Other features: a discussion about destiny and knowing the future, and the analysis of “stance” (actor, author and director) which I read in isolation as a Forge essay.

The Sorcerer’s Soul

This is the in-depth treatment and interpretations of humanity (as sanity, etc.), and the modern investigative genre. Here, Edwards is going after both Call of Cthulhu and Vampire. There’s a lot of discussion about transformation and growth of demons, human-demon hybrids (in the sense of transitioning identity, not in the “I’m half fairy in our twee urban fantasy” sense). The section on Angels where the binding relationship is reversed (it’s the Angel meeting the Needs of the sorcerer) and where Angels can intercede and bestow “grace” is also great.

Edwards also deconstructs some investigative novels for the relationships within as a means of mapping transgressions. While I only skimmed this part (it’s a scenario exercise in my priority ladder) it was a useful point.

With the demonic transformations, the primary use I considered was to retool it to run Nephilim. The spirit inside begins as a parasite, then posesser, and finally passer, with an increasing number of telltales.

Sex and Sorcery

This last one is a bit difficult to get to grips with in a way that won’t give a negative impression. It’s about a number of topics — gender and gendered stories, transgressions, dysfunctional relationships. It also explicitly discusses Lines and Veils which tends to be a commonplace term whose origins are not well known — I assume it came from the Forge and was then clarified here.

OK, the big controversial things: “male” and “female” type stories, and separate rules for male and female players:

When I first began hinting about this on-line, oh, you wouldn’t believe how many people clutched their hair and alternately grieved and swore how intolerable and insupportable any such thing would be. They had immediately assumed that these rules would dictate what either gender of player, especially the female one, would not be permitted to do. However, the goal is exactly the opposite. I’m aiming at more attention and enjoyment to various options during play, not less, as only cross-character interactions among players of different genders will reveal the full range of the rules.

Now, concerning “male and female stories”:

what I’m presenting are not the male and female story types, and frankly, they have nothing to do with Jungian or similar “archetypes.” They are, instead, just two types of stories, plucked out of the myriads of potential types. They typically have male and female protagonists, respectively, but even this is not a given, and I see no reason to think that each story type “validates” the gender of the protagonist.

Using more neutral language, “male” stories are focused on power through social contact, and “female” stories are power through affirmation or rejection of reproduction. Also, the gender of the hero in each type of story has significance, and reversing the gender has an influence.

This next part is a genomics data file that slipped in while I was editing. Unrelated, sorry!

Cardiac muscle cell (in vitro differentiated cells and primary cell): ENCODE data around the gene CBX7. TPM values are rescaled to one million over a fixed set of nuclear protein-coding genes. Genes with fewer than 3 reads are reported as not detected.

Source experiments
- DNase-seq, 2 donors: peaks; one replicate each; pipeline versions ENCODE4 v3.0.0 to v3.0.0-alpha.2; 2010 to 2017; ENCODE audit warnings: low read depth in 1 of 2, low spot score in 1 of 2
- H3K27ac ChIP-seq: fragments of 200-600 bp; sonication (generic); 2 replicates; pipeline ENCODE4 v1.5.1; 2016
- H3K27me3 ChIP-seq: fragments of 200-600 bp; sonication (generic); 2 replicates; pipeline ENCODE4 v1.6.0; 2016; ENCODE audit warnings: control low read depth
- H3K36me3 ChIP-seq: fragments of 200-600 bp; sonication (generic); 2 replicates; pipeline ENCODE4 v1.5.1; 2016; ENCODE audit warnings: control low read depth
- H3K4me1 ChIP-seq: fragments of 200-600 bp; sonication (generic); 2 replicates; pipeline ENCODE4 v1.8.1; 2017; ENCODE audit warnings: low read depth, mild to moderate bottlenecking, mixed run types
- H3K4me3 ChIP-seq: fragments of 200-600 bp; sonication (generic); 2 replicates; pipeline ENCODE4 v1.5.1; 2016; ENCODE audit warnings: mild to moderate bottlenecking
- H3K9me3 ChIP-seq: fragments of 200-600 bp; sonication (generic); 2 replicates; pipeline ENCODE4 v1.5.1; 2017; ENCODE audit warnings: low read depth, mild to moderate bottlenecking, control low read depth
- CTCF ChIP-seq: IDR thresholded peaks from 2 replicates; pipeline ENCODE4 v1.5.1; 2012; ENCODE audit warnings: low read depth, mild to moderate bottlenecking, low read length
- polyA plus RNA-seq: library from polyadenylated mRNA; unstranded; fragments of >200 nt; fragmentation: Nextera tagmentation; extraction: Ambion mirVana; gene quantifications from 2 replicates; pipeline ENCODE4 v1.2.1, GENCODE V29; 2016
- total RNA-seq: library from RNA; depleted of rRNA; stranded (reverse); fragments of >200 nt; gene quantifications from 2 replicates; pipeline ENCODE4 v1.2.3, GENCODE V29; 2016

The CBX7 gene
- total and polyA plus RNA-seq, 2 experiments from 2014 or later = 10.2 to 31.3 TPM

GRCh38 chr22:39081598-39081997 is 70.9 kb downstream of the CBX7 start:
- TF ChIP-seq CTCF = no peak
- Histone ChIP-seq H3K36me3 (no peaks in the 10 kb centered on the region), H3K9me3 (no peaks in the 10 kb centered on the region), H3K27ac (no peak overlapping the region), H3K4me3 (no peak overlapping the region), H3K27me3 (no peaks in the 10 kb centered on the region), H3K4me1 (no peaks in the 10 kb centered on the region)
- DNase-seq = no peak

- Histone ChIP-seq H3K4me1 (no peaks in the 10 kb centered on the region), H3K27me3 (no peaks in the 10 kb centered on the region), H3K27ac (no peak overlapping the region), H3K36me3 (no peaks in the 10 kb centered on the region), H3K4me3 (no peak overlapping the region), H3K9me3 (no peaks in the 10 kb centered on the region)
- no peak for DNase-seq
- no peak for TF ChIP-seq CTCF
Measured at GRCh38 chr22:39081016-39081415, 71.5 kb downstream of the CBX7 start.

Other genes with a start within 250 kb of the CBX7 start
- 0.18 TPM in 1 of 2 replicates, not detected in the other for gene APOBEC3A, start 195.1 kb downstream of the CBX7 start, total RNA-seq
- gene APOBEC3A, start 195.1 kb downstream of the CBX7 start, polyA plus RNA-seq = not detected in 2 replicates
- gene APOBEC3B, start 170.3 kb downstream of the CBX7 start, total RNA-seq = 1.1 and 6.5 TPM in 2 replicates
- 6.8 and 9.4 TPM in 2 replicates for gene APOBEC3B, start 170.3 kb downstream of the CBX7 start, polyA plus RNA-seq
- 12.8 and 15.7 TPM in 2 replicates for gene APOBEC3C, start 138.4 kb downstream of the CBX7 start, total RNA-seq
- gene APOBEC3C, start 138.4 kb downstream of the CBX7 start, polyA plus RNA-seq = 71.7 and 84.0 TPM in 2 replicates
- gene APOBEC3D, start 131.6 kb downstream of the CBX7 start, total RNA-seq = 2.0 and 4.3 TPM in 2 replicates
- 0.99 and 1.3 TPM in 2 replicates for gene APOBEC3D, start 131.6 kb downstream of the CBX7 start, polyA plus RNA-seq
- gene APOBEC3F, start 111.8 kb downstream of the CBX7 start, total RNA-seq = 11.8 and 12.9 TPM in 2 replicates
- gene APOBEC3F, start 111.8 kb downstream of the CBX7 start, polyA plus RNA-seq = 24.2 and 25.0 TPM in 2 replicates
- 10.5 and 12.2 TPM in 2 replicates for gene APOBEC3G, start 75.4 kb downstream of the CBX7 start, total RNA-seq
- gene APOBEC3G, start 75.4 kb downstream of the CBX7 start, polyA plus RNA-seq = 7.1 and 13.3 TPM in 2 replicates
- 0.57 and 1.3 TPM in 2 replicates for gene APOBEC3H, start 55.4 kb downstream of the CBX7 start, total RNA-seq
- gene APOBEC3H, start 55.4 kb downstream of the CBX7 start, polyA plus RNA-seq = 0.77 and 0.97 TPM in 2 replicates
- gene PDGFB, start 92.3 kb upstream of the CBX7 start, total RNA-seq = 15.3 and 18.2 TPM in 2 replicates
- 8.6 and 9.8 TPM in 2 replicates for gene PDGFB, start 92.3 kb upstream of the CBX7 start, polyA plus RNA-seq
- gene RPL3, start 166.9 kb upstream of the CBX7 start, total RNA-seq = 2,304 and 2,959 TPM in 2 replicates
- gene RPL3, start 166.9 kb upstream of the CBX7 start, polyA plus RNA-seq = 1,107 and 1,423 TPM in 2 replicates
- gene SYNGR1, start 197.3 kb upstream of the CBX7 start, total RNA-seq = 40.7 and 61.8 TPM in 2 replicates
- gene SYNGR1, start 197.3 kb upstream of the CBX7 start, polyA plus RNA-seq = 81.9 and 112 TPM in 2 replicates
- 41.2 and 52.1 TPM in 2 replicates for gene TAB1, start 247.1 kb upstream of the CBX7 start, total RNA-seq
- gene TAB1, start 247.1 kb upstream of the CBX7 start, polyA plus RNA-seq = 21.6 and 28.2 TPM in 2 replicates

What turns these from story themes to a game is how you interpret the humanity check — as is the general case. I think I’ll leave it at that, and encourage anyone who is interested to engage with the text first, then discuss.

Closing Remarks

I encourage you to read Sorcerer and if you do, I really recommend reading the supplements as well. I think I would print and read the original (a pain to set up the printer, but OK), then the supplements, then come back for the annotations. Trying to read the annotated version as a complete document from a standing start was two different authors speaking to me at once.

Now, the question is, who are the annotations for? Primarily I think it’s Old Forgies, who were there 10-15 years ago when Sorcerer was a hot topic; they’ve been through the process of dissecting and interpreting and crucially playing the original. While Sorcerer railed against the cultural inertia in RPG design (over-focus on setting, metaplot, product line support) the trend of here and now persists in Indie RPG culture, particularly where Kickstarters include an active playtesting component with community involvement. That’s a statement of fact rather than criticism. Those games will go through a peak of activity where the game is both explicit (rules as written) and tacit (game as communicated), and over time the tacit understanding is lost as players diminish, and all that will be left is the written word.

The Annotated Sorcerer captures at least some of that tacit, behavioural stuff. That’s its value, as a thing, a roleplaying cultural artefact. But Sorcerer IMHO needs complete reading in chronological order to be fully appreciated. Am I glad I made the effort? Yes. I expected it to tick all of my post-WoD, 90s minimalist system, intense urban fantasy boxes, and it does, and more. This is a game I would run, which I don’t say often.

Beyond The Waves: Big Fish


Canst thou draw out leviathan with an hook? or his tongue with a cord which thou lettest down?

God tells Job how powerless he is against the Leviathan. Is it allegory for Satan, whom only God can oppose? Or is Leviathan a force of nature or indifferent deity, for whom mankind is an irrelevance?

Let’s discuss big fish in Beyond the Waves.



These include the Aspidochelone or Kraken. Malign creatures that exist to drag humans below the waves, and personifications of cosmic evil.


(source: wikipedia)